Also, as with attending a live music event, the energy of other people in an art exhibit or museum (or looking at a piece of art in an outdoor plaza) also adds to my energy.

Sometimes it can be a bit draining if it’s terribly crowded and loud in the area, and then I need to take a break for a while. But for the most part I find myself relaxing and focusing on the art.

I also think viewing artwork is helpful because writing is all about words on the page and what we see in our minds.

With artwork we’re often looking at shapes and colors and possibly movement that someone else has created and that’s different from what we see on a day-to-day basis. Anything new like that is almost guaranteed, at least for me, to spark new and different ideas for our own work.

Finally, though I don’t do it purposely, I almost can’t help imagining the emotions of the artist or that the artist wanted to convey. Along with that often come scenes and characters. They aren’t necessarily directly related to the art, but they often speak to me all the same.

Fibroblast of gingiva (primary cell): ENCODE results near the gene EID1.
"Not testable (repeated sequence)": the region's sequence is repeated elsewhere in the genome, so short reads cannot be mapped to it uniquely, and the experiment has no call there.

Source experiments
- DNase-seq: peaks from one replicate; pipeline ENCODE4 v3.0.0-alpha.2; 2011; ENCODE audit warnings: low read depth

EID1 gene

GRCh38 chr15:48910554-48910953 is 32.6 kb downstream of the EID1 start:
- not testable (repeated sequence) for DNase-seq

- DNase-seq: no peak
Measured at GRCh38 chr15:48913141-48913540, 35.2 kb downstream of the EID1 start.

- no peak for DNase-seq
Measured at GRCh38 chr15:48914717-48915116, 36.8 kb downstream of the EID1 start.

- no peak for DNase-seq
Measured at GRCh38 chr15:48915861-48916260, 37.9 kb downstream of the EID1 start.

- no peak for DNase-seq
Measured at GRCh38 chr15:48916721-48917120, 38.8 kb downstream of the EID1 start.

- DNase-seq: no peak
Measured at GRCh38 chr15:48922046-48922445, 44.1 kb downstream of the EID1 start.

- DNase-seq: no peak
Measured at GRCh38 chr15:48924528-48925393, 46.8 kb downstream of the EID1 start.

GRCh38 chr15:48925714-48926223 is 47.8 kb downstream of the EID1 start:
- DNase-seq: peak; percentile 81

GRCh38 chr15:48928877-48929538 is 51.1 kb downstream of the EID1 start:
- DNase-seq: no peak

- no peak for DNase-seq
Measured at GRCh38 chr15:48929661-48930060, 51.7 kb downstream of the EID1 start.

When I go back to my own work I find that I am revitalized.

Use Cards With Images

Often when I’m stuck on a scene or story I take out a deck of cards. Not regular playing cards, but some cards with striking images created by artists.

Here’s an example from a set of Soul Cards I bought in an antique and gift store once. There is probably some way to use them for people who want to try to do intuitive or psychic readings, but I don’t use them for that.

Instead, I’ll pull a card at random and stare at it for a while.

I try to let go of other thoughts the same way I would looking at a painting or listening to a concert.

With the card, though, I take it a step further and ask myself how the card makes me feel. I might write down what I feel and think or what story the card brings to mind.

Another option is to imagine you are looking at the card as your character.

How does your character feel? Does it make her feel sad? Does it make him feel happy? What memories does it trigger?